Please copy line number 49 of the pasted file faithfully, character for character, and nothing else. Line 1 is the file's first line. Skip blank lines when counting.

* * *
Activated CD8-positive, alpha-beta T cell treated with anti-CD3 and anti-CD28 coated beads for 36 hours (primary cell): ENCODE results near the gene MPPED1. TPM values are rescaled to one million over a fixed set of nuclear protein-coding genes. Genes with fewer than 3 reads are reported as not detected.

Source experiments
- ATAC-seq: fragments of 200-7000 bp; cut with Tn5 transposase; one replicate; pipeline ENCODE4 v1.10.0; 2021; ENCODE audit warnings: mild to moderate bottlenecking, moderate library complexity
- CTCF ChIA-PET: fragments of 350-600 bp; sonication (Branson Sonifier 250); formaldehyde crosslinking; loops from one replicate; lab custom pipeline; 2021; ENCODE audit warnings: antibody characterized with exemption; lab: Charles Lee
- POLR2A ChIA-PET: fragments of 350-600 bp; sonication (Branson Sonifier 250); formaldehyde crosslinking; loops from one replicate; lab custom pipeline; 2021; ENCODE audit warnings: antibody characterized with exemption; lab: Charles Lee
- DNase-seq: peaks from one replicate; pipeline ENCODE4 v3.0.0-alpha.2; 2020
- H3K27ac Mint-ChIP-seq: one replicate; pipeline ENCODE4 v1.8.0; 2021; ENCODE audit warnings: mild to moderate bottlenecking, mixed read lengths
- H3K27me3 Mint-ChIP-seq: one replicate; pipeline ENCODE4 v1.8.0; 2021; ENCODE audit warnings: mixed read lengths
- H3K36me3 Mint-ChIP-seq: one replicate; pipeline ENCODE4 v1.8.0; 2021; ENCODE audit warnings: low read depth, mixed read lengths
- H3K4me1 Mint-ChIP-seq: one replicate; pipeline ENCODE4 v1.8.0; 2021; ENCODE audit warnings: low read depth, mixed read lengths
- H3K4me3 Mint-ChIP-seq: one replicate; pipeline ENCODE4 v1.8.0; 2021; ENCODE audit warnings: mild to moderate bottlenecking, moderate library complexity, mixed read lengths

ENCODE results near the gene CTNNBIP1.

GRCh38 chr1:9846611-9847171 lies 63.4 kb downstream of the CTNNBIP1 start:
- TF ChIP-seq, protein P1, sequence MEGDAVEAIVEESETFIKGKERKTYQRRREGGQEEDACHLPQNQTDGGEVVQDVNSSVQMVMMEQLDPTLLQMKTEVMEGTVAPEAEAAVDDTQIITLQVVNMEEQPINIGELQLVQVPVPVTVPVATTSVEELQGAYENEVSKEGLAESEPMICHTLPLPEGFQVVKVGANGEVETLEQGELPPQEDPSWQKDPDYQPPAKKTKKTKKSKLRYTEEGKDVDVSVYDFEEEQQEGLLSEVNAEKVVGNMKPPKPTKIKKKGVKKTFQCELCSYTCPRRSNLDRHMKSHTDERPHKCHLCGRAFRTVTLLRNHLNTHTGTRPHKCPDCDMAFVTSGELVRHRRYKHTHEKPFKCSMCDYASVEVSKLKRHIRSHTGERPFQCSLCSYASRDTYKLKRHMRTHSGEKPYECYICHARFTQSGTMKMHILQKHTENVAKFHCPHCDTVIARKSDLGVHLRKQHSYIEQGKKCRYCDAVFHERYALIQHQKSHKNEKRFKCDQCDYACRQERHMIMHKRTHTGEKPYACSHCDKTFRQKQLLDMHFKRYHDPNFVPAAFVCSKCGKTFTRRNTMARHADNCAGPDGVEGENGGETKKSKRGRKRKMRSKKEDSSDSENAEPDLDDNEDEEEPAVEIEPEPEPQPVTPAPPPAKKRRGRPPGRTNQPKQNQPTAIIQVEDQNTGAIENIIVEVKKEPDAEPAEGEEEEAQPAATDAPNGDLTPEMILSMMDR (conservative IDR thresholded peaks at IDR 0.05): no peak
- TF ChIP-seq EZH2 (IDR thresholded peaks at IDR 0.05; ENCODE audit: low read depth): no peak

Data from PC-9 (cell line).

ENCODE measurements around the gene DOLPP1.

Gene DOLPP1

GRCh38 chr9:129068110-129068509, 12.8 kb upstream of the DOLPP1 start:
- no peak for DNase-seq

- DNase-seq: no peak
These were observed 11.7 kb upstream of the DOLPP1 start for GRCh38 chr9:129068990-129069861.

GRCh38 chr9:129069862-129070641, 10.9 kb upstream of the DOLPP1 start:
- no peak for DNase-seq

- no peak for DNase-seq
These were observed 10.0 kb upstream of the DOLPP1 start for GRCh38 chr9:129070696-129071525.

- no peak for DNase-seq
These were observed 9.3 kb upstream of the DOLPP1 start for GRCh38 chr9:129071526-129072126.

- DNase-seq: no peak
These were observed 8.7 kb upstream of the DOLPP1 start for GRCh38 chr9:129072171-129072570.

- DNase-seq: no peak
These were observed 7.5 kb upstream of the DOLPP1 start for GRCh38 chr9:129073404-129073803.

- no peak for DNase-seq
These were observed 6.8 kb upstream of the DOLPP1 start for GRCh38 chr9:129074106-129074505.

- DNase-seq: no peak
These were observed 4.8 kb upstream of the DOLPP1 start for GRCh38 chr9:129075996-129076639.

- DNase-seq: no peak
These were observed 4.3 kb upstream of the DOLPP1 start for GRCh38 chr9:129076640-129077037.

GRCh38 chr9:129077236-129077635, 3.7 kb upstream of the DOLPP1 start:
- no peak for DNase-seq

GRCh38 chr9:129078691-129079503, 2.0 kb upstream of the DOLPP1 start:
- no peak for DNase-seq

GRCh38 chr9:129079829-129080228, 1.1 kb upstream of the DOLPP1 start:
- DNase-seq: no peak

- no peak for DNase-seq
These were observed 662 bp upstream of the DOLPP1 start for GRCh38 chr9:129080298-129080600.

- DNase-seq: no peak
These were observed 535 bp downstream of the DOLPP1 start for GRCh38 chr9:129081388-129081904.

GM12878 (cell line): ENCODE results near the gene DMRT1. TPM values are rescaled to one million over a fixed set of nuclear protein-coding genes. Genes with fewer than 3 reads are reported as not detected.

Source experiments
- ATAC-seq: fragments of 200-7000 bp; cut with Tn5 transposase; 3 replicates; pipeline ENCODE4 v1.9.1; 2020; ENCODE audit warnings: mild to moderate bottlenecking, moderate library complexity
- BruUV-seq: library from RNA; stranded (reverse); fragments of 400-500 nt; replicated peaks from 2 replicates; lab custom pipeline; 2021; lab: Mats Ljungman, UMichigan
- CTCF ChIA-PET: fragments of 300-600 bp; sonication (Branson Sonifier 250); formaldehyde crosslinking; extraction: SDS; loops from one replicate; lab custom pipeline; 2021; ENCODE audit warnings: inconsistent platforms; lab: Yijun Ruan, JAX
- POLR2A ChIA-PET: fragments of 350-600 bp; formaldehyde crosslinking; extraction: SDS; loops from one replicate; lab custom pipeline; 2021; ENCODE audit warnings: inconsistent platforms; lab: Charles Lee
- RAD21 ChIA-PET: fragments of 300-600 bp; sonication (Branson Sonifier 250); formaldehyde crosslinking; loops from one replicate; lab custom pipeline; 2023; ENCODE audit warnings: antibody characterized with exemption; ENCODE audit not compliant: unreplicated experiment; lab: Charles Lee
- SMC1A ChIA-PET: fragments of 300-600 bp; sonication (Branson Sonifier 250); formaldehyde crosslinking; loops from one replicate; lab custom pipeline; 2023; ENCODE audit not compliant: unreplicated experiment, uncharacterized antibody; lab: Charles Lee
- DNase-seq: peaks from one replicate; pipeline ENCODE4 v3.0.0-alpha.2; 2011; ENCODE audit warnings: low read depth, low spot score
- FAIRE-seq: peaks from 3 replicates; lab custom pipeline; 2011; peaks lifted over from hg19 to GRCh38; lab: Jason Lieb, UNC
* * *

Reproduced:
GM12878 (cell line): ENCODE results near the gene DMRT1. TPM values are rescaled to one million over a fixed set of nuclear protein-coding genes. Genes with fewer than 3 reads are reported as not detected.